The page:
Eggs may be internationally beloved, but the sheer variety of roles they play in cultures worldwide is truly amazing. One of the most iconic is the Ukrainian practice of making pysanky, or decorated Easter eggs.
Many cultures in Eastern Europe have folk art traditions of beautiful, intricate egg-dyeing techniques. But Ukraine in particular has become known worldwide for eggs decorated with vibrant, detailed designs that often make use of geometric or symbolic patterns.
History of the Pysanka
The name “pysanky” (or “pysanka,” singular) comes from the word pysaty, which means “to write.” The tradition is thought to have begun over a thousand years ago, but because eggshells are so delicate, there are no surviving examples of decorated eggs from that period of history. The earliest fragments of decorated eggs found near modern-day Ukraine date back to the 17th century.
However, the practice of making the eggs as part of Easter celebrations was popularized and developed as one way to express an evolving sense of Ukrainian national identity within the last 200 years.
Many different techniques are used to decorate the eggs, but the most popular involve using colorful dyes sometimes made from plant materials and wax resist methods to create sharply contrasting white designs against a bright background.
Within Ukraine, a town or village will often produce eggs with a design unique to that place.
Common designs include triangles, spirals and other geometric patterns, but it’s also common to see representations of animals, plants and, in a country known for its fertile soil and farming history, even agricultural tools.
Each complete egg’s design has its own rich network of symbols, thought to date back to pre-Christian religious practices.
Some of the most common symbols, such as triangles, suns, stars and fish are believed to have persisted into modern egg-decorating traditions from their earliest roots.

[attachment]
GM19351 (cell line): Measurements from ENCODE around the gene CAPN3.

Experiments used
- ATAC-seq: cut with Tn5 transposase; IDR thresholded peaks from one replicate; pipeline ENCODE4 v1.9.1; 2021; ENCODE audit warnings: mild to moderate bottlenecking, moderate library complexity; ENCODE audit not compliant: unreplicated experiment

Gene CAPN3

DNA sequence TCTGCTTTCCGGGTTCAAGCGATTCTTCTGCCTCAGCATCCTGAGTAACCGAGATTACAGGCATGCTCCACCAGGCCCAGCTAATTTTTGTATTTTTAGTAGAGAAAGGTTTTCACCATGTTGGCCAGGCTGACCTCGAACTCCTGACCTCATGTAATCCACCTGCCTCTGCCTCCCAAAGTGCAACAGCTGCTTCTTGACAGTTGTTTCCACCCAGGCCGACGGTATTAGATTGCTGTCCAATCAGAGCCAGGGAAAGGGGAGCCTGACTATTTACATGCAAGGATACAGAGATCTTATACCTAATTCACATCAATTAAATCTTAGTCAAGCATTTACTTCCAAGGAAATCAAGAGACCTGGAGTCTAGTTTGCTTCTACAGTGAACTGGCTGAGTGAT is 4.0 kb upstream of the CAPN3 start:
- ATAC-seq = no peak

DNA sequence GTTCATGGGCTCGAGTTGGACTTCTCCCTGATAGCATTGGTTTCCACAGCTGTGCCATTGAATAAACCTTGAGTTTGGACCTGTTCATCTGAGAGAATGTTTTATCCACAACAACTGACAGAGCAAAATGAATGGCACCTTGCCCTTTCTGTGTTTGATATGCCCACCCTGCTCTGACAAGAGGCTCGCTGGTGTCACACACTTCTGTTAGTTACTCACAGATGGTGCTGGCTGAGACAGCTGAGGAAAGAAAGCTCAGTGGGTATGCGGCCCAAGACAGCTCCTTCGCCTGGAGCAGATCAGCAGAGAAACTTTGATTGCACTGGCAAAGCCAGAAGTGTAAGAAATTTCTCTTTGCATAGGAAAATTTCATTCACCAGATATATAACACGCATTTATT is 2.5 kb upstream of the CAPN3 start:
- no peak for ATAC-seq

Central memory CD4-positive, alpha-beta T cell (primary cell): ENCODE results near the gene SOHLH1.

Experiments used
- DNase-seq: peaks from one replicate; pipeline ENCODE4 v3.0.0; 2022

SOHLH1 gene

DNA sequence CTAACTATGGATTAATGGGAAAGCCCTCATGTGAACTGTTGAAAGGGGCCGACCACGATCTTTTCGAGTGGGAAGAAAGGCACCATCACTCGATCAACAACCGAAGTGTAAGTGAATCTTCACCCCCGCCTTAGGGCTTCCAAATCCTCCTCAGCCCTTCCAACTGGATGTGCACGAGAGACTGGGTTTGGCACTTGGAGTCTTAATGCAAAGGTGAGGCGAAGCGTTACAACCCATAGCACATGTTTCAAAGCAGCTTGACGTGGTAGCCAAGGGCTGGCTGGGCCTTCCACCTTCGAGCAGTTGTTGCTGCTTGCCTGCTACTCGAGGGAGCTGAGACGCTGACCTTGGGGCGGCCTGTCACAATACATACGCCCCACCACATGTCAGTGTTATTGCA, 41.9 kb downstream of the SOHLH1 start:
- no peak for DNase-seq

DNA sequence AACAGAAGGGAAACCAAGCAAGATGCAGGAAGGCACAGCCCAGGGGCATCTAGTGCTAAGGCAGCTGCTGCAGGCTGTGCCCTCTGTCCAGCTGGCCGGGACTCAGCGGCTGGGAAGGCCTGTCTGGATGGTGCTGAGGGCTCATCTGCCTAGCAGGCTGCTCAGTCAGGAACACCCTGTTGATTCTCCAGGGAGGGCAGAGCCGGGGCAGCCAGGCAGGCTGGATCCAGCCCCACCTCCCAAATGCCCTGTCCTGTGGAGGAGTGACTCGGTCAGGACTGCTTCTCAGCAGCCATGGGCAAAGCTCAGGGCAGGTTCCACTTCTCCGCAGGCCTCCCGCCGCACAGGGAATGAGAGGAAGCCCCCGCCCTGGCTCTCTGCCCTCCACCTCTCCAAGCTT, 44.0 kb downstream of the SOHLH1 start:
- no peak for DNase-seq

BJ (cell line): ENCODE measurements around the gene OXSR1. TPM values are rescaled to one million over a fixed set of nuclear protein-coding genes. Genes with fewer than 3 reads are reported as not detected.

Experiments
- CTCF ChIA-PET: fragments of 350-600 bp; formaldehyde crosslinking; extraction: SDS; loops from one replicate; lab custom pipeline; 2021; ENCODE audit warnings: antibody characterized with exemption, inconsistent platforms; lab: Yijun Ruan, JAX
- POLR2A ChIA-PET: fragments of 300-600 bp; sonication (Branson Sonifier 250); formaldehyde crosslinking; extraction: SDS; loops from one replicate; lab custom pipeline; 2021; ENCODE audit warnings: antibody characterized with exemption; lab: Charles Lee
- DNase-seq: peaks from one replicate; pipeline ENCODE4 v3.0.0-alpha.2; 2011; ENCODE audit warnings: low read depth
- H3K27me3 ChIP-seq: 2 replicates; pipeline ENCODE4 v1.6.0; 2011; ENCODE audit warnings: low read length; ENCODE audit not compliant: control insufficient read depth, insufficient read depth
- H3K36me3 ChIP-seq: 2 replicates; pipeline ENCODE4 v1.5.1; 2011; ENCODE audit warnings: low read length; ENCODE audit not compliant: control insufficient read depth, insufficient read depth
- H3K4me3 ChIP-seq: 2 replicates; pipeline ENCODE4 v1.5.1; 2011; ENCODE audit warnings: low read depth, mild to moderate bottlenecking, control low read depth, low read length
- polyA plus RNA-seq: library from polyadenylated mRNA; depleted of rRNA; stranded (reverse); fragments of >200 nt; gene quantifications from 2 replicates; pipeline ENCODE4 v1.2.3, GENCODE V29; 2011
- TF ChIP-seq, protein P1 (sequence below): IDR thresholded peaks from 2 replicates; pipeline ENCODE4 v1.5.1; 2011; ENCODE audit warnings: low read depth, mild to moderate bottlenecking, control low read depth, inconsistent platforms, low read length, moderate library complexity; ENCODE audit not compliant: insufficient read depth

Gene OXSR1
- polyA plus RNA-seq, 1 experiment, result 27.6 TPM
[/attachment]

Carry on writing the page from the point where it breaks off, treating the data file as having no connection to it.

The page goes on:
DYI Pysanka? You’ll need a few things…
Dyes, Dye wash, Kistka (stylus), Beeswax, Egg blower (optional), Syringe (optional) – to empty the egg!, Varnish, Eggs, White vinegar, Newspaper, Lots of tissues (for blotting), Candles for melting the wax, Spoons for dipping, Pencil, Cotton Swabs, Rubber bands, Drying Rack, a steady hand, and serious patience. Or, You could just buy this kit.
Pysanka and the 12 minioned serpent
There are many legends surrounding the tradition of decorating eggs: one of the most common and colorful is attributed to the Hutsuls, an ethnic minority from the Carpathian mountain region.
The legend describes a monster, sometimes described as a huge serpent, that has been chained to a cliff somewhere deep in the mountains. Incidentally, the monster has a staff of twelve minions that bring it news of the outside world.
The monster’s chains will hold as long as people are living harmoniously, but above all if they are remembering the tradition of making pysanky. Should this tradition be forgotten or abandoned, the monster will be freed, with understandably dire consequences.
Other legends and superstitions also credit the eggs with the ability to control the balance of good and evil in the world.
Eggs decorated with spiral designs were believed to have the ability to trap evil spirits, similar to other myths about labyrinths.
Some stories state that these eggs possess magical powers, and can be used to ward off sickness or encourage chickens to lay eggs.
However, if they fell into the wrong hands, they could be easily used for evil as well. Every element of the eggs decoration possessed symbolic potential–a commonly repeated tradition was that it was unlucky for young women to give eggs without designs on the top or bottom to their husbands or lovers, because this would mean they would eventually go bald!
Today, making pysanky is an art carried on both in Ukraine and worldwide, by members of the Ukrainian diaspora interested in exploring and developing the tradition and by anyone whose appreciation for the art form has inspired them to try their hand at it.
Tradition is combined with innovation as this iconic symbol of Ukrainian cultural identity adapts to incorporate the constantly evolving experience of modern Ukraine, and modern pysanky artists have proven adept at adapting traditions of craftsmanship and a complex language of symbols to their own artistic practices.
Pysanky are also one of the most recognizable symbols of Ukrainian identity worldwide. One of the most visible manifestations of this tradition can be found in Vegreville, a small town in Alberta, Canada, that boasts the largest pysanka in the world. Designed by Ron Resch, a professor at the University of Utah, the “egg” is made of aluminum, is over 25 feet long, and weighs about 2000 pounds!
At a time when Ukraine has found itself near the center of world attention, the power of the pysanka as a beautiful, widely known symbol of Ukrainian culture and statehood is more relevant than ever.
Pysanka: Icon of the universe, by Mary Tkachuk.